The Senate Judiciary Committee last week approved a bipartisan bill introduced by Sens. Herb Kohl and Chuck Grassley to limit pay-for-delay settlements that keep lower-cost generic drugs off the market.
The Preserve Access to Affordable Generic Drugs Act would deter the brand-name drug company practice of settling patent disputes by paying generic drug manufacturers in exchange for the promise that its generic version of the drug will be kept off the market. Under the bill, these agreements would be presumed illegal and the Federal Trade Commission would be given the authority to stop the deals.
“Generic drugs save billions of dollars and keeping them off the market only hurts consumers and taxpayers," said Kohl, D-Wis. "This is an important step in making sure that there’s no room in a competitive marketplace for these kinds of backroom deals."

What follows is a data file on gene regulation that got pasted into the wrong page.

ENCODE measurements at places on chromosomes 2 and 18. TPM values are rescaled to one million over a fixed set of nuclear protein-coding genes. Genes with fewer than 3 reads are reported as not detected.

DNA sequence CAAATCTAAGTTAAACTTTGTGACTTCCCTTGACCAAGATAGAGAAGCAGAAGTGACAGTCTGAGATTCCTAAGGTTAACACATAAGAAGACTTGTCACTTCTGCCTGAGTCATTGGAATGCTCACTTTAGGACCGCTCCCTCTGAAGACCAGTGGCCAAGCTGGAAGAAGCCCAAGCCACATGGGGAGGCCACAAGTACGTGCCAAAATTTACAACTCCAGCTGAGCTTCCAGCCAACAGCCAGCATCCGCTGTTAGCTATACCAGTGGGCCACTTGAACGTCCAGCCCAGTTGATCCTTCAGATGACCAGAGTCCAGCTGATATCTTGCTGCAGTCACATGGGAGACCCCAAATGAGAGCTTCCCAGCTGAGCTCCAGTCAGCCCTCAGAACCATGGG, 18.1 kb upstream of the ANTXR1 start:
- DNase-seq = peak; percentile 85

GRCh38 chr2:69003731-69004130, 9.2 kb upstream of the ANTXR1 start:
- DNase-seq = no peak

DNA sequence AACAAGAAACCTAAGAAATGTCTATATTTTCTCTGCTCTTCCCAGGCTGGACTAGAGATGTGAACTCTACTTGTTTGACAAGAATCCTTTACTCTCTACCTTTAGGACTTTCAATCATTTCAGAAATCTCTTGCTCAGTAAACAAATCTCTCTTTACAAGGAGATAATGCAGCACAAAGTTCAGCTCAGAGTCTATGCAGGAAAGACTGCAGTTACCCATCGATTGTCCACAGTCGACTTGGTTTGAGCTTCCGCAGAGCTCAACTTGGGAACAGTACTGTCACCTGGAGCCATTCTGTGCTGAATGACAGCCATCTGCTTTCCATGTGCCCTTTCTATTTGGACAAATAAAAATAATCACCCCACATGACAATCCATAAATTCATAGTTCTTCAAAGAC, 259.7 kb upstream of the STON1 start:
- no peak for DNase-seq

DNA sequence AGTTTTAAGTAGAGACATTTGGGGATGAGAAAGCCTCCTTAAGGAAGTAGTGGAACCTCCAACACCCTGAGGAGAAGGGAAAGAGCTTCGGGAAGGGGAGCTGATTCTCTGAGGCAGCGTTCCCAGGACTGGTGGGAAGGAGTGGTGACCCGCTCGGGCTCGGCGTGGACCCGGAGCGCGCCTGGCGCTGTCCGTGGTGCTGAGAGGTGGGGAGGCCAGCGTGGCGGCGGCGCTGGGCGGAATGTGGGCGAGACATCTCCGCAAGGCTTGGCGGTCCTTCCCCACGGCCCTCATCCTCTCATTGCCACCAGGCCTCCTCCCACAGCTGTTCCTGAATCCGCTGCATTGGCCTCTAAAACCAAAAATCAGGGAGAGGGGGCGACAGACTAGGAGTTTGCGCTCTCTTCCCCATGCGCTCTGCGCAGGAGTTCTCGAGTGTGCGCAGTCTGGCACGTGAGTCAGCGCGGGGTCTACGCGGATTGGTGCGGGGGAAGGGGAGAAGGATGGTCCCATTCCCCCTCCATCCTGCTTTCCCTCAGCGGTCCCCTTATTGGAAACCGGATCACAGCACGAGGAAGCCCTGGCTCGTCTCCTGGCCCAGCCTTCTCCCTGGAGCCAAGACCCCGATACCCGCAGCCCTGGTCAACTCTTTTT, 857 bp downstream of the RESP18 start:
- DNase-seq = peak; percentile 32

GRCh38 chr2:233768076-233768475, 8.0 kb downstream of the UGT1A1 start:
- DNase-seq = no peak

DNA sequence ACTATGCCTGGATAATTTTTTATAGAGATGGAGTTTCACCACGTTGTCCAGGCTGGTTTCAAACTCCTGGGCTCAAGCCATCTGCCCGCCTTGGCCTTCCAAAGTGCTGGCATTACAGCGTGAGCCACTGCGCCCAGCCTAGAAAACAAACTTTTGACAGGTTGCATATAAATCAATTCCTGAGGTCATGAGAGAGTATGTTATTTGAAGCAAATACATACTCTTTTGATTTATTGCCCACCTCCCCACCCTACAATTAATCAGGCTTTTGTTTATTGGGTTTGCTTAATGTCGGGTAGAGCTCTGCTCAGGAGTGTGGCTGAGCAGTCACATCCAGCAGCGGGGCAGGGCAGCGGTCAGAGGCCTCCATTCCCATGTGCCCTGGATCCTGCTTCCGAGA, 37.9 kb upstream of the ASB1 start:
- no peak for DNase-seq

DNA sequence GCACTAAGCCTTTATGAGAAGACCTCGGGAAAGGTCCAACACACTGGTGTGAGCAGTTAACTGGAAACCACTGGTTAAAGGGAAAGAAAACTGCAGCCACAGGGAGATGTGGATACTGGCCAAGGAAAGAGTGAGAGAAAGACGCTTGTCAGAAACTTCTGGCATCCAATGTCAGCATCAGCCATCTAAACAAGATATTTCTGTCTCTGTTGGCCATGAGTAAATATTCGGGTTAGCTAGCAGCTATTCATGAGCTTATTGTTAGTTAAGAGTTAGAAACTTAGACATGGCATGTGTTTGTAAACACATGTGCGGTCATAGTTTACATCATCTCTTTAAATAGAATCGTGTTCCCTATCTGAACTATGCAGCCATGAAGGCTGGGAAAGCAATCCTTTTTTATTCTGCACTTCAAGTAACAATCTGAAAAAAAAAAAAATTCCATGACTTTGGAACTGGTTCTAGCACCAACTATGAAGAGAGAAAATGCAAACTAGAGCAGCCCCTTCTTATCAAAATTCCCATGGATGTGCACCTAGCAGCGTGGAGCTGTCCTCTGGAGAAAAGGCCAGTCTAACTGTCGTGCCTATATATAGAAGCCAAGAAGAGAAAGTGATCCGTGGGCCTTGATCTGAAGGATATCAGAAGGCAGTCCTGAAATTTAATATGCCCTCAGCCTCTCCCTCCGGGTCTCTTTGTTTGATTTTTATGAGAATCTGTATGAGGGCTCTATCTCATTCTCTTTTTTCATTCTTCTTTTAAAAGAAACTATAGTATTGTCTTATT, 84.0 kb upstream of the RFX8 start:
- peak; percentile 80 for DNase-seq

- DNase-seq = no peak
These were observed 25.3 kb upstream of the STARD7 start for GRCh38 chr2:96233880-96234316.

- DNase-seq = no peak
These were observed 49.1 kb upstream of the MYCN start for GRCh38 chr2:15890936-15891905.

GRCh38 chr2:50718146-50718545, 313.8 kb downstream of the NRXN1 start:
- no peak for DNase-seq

"The wheeling and dealing between brand name and generic drug manufacturers simply lines the pockets of the manufacturers and costs taxpayers and consumers billions of dollars," said Grassley, R-Iowa. "Our bill would end this practice of pay-for-delay and ensure that cheaper medicines can be made available sooner rather than later."
The Congressional Budget Office estimated that the bill will save the federal government —which pays approximately one-third of all prescription costs — $2.68 billion over 10 years.
According to a study by the Pharmaceutical Care Management Association, health plans and consumers could save $26.4 billion over the next five years by using the generic versions of 14 popular drugs scheduled to lose their patent protections.
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